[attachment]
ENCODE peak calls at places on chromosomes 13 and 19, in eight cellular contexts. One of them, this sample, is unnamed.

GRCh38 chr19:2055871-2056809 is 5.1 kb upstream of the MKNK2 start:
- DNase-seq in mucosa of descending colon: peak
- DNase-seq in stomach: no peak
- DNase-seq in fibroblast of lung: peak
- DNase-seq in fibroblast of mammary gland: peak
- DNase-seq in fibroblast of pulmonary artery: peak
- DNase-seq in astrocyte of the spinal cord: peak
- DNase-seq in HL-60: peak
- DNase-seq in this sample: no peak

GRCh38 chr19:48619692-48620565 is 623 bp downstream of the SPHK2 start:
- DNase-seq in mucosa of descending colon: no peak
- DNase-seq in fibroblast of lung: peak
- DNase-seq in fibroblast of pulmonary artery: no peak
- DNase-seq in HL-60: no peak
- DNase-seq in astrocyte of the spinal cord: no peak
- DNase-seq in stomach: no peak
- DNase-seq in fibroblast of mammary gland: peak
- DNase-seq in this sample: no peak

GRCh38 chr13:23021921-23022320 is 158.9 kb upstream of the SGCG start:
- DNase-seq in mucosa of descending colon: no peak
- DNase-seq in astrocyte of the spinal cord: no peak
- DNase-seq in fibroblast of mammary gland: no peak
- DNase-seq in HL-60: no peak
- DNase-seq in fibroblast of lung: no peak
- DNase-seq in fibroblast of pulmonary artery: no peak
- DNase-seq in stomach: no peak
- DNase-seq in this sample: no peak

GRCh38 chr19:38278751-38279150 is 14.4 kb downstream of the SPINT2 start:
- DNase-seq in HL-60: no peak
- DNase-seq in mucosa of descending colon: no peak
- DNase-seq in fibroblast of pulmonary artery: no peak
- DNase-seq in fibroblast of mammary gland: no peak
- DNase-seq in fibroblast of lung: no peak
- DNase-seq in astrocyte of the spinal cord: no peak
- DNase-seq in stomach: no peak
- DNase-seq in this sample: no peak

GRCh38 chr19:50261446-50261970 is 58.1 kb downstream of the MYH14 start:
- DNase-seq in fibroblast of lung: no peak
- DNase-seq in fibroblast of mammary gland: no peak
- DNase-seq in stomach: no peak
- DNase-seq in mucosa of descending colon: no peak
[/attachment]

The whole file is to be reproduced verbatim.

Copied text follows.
ENCODE peak calls at places on chromosomes 13 and 19, in eight cellular contexts. One of them, this sample, is unnamed.

GRCh38 chr19:2055871-2056809 is 5.1 kb upstream of the MKNK2 start:
- DNase-seq in mucosa of descending colon: peak
- DNase-seq in stomach: no peak
- DNase-seq in fibroblast of lung: peak
- DNase-seq in fibroblast of mammary gland: peak
- DNase-seq in fibroblast of pulmonary artery: peak
- DNase-seq in astrocyte of the spinal cord: peak
- DNase-seq in HL-60: peak
- DNase-seq in this sample: no peak

GRCh38 chr19:48619692-48620565 is 623 bp downstream of the SPHK2 start:
- DNase-seq in mucosa of descending colon: no peak
- DNase-seq in fibroblast of lung: peak
- DNase-seq in fibroblast of pulmonary artery: no peak
- DNase-seq in HL-60: no peak
- DNase-seq in astrocyte of the spinal cord: no peak
- DNase-seq in stomach: no peak
- DNase-seq in fibroblast of mammary gland: peak
- DNase-seq in this sample: no peak

GRCh38 chr13:23021921-23022320 is 158.9 kb upstream of the SGCG start:
- DNase-seq in mucosa of descending colon: no peak
- DNase-seq in astrocyte of the spinal cord: no peak
- DNase-seq in fibroblast of mammary gland: no peak
- DNase-seq in HL-60: no peak
- DNase-seq in fibroblast of lung: no peak
- DNase-seq in fibroblast of pulmonary artery: no peak
- DNase-seq in stomach: no peak
- DNase-seq in this sample: no peak

GRCh38 chr19:38278751-38279150 is 14.4 kb downstream of the SPINT2 start:
- DNase-seq in HL-60: no peak
- DNase-seq in mucosa of descending colon: no peak
- DNase-seq in fibroblast of pulmonary artery: no peak
- DNase-seq in fibroblast of mammary gland: no peak
- DNase-seq in fibroblast of lung: no peak
- DNase-seq in astrocyte of the spinal cord: no peak
- DNase-seq in stomach: no peak
- DNase-seq in this sample: no peak

GRCh38 chr19:50261446-50261970 is 58.1 kb downstream of the MYH14 start:
- DNase-seq in fibroblast of lung: no peak
- DNase-seq in fibroblast of mammary gland: no peak
- DNase-seq in stomach: no peak
- DNase-seq in mucosa of descending colon: no peak